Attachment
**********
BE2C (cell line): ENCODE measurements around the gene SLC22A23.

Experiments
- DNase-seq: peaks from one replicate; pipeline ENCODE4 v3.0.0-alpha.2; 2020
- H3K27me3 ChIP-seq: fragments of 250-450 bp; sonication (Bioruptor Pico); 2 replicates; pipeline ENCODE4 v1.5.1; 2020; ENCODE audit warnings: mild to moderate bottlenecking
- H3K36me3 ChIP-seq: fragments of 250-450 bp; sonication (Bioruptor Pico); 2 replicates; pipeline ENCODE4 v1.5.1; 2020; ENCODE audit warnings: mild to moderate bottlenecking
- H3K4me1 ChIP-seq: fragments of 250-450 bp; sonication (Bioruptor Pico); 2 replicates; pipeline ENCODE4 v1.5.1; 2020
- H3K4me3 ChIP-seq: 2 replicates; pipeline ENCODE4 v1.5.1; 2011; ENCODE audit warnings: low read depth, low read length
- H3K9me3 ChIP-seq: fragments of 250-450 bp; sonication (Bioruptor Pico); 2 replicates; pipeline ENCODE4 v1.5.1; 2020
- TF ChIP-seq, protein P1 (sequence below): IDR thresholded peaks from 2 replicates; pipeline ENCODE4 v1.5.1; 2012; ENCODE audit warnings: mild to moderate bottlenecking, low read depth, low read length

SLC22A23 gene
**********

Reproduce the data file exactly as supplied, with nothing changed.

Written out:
BE2C (cell line): ENCODE measurements around the gene SLC22A23.

Experiments
- DNase-seq: peaks from one replicate; pipeline ENCODE4 v3.0.0-alpha.2; 2020
- H3K27me3 ChIP-seq: fragments of 250-450 bp; sonication (Bioruptor Pico); 2 replicates; pipeline ENCODE4 v1.5.1; 2020; ENCODE audit warnings: mild to moderate bottlenecking
- H3K36me3 ChIP-seq: fragments of 250-450 bp; sonication (Bioruptor Pico); 2 replicates; pipeline ENCODE4 v1.5.1; 2020; ENCODE audit warnings: mild to moderate bottlenecking
- H3K4me1 ChIP-seq: fragments of 250-450 bp; sonication (Bioruptor Pico); 2 replicates; pipeline ENCODE4 v1.5.1; 2020
- H3K4me3 ChIP-seq: 2 replicates; pipeline ENCODE4 v1.5.1; 2011; ENCODE audit warnings: low read depth, low read length
- H3K9me3 ChIP-seq: fragments of 250-450 bp; sonication (Bioruptor Pico); 2 replicates; pipeline ENCODE4 v1.5.1; 2020
- TF ChIP-seq, protein P1 (sequence below): IDR thresholded peaks from 2 replicates; pipeline ENCODE4 v1.5.1; 2012; ENCODE audit warnings: mild to moderate bottlenecking, low read depth, low read length

SLC22A23 gene